I’ve struggled with acne for as long as I can remember, and in 2013 when my dermatologist prescribed a daily oral medication to basically mask the issue, I threw in the towel. I was over it. I went through college using over-the-counter beauty products, just to deal with more breakouts, more frequently. I really wanted to not care, but obviously acne takes a toll on your self-confidence (like, hello…)
In 2015 (when I graduated from college and started #adulting), I became more mindful of my beauty routine. I was more consistent with skincare, and more importantly, I was paying attention to the ingredients in the products I was using.
I had A LOT to learn (and am still learning) BUT I know my experiences can help you!
When I first started to clean my routine, the trickiest thing for me was figuring out what all the labels meant. “Natural, Plant-Based, Phthalate-Free, Non-GMO, Cruelty Free, Organic… the list. goes. on… and on, and on ! (Cue Black-Eyed Peas)
So, I did some research so that you don’t have to !
Clean Beauty Labels and What They Mean
The FDA does not regulate beauty products before they hit the shelves (only color additives). In fact, the beauty industry is basically “everything goes.” Which is why so many toxic ingredients are in a lot of products. This is why it is so important to understand what the labels mean so you know what you are putting on (and ultimately in) your body!
Natural - As with food, any beauty product can slap “All-Nautral” on their label even if it’s made of the most harmful ingredients. Always look at the ingredient list to ensure they are in fact “natural.” Often times they are not. Other red flag words: Pure, Eco, Botanical
Do you see the claims of natural, vegan, GMO-free? While these might be true for this brand, they are not sealed with the official logos - read on to see why those official seals are important!
Organic - This is where it gets a little tricky ! There are multiple “organic” categories when it comes to being USDA certified.
100% Organic - must contain only organic ingredients
Organic - must contain at least 95% organic ingredients
Made with Organic Ingredients - must contain at least 70% organic ingredients
A product can’t use the term organic when less than 70% of their ingredients are organic. Always look for the official USDA Organic seal to be sure you are purchasing a truly organic product.
This is a perfect example of misreading a label. At first glance, you see “Organics” in the brand name, BUT if you look closer, you’ll see “Contains Organic Ingredients” and no official USDA Seal. Again, not saying this is a terrible product, but always be sure you’re purchasing what you you’re looking for! If you’re only wanting to use 100% organic products, this wouldn’t be a good choice.
These two products are creme de la creme ! Do you spy the official USDA logo on both of these products? These are both official seals, although they look different. And no I don’t use beard balm! LOL
GMO Free or Non-GMO - The Non-GMO Project Verified label is present on products that do not contain genetically modified organisms, or in their words, “a plant, animal, microorganism or other organism whose genetic makeup has been modified in a laboratory using genetic engineering or transgenic technology.” LOL- WHAT. These products go through rigorous testing to ensure they are GMO free. Again, it is important to look for the official verification label for these products.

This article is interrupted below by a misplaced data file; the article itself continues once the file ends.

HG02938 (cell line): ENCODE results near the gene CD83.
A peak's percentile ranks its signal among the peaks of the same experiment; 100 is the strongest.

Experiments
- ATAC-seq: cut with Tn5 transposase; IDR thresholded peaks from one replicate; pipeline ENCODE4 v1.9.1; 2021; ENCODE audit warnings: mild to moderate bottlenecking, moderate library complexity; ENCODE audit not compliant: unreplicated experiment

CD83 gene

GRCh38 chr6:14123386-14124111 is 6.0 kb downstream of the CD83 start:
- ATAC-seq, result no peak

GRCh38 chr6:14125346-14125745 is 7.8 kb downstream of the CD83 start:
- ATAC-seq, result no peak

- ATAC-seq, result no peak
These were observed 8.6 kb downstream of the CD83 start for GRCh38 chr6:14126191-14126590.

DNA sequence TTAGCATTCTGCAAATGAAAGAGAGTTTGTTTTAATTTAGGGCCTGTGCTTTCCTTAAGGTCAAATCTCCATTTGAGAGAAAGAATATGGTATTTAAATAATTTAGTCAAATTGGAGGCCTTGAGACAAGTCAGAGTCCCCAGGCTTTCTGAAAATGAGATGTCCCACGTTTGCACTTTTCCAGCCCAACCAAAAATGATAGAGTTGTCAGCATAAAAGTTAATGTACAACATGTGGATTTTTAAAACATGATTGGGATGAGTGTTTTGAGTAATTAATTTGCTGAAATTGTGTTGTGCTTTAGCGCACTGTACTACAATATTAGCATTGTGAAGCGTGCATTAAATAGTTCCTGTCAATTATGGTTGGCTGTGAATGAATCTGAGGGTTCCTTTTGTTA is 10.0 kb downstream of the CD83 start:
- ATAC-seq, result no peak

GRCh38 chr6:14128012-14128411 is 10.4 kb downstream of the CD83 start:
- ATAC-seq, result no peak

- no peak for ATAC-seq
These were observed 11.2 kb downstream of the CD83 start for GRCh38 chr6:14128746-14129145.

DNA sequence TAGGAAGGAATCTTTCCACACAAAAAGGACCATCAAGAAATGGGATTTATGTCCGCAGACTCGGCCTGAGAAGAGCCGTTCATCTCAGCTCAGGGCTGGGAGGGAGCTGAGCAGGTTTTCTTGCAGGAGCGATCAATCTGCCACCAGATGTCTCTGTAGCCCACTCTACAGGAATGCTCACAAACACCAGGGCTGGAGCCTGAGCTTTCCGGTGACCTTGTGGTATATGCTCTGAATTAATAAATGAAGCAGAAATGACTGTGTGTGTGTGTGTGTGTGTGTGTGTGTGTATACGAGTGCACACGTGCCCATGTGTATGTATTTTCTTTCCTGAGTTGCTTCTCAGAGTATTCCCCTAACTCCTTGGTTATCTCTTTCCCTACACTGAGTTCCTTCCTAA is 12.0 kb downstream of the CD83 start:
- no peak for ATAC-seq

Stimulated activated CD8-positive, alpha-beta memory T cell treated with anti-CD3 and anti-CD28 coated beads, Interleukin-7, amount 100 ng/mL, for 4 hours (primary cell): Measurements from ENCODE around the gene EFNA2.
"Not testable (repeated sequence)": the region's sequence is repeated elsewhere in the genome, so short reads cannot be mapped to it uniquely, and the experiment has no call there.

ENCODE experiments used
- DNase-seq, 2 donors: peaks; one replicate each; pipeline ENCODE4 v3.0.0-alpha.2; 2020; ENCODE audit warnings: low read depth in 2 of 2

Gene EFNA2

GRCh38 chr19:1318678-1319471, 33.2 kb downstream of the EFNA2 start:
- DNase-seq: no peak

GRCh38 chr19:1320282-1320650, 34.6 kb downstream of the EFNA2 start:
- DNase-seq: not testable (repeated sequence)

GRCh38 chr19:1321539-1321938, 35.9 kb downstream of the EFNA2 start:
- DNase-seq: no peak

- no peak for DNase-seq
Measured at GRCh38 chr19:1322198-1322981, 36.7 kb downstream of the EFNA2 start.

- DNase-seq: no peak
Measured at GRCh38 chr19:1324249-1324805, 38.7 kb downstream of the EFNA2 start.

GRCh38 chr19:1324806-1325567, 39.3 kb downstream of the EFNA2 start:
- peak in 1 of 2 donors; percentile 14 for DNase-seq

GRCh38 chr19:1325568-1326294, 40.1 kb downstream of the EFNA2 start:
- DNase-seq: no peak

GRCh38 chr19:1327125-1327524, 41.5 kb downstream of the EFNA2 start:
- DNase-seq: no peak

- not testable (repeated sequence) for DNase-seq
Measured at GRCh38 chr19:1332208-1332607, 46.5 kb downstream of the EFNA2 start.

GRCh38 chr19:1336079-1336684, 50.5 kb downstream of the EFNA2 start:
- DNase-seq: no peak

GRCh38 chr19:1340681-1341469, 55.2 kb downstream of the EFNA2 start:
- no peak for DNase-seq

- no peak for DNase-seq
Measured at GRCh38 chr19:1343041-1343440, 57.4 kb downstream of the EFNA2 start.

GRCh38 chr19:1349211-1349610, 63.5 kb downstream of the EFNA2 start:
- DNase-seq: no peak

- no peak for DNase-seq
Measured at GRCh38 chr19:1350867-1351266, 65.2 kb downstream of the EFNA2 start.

You’re staring to get good at this aren’t you?! You can probably tell out of these 3 which one is not “officially non-GMO.” (HINT IT’S THE THIRD ONE)
Cruelty Free - Many labels accompany this claim because in the past, companies started to design their own “cruelty free” logos and plaster them on their product without having any meaning behind it. (Sound familiar? Kind of like the term “Natural”) The two most trusted logos are the Leaping Bunny and PETA’s Cruelty Free logo.
Can you find the cruelty free logos in these photos? If you’re looking for cruelty free products, these are two labels you can trust!
Paraben Free - Parabens are preservatives. They’re believed to be hormone disrupters, affecting reproductive health. No thanks! As far as I know, there is no official logo for paraben free products. If this is important to you, just be sure to read the ingredient list to be 100% sure!
Both of these products are paraben-free! Often times clean beauty products will include these where you can see them because they know it’s important to you!
Sulfate Free - These go hand-in-hand with parabens as for being chemical derivatives. Sulfates in shampoos are known to dry out your hair (and skin), cause frizziness, and even dull your color!
Sulfates are pretty easily identifiable in ingredient lists - so be on the lookout, especially in your hair care products !
All of these labels and ingredients are things that I saw most frequently being advertised on the beauty products I started to use. There are SO MANY MORE ingredients and labels out there that are not on this short list. Be aware when cleaning your routine, because there are many things to pay attention to!
Have another label in mind that you see everywhere? Share in the comments below and I’ll do some research! I hope you found this helpful, if you have any questions about cleaning your routine, I’d love to chat!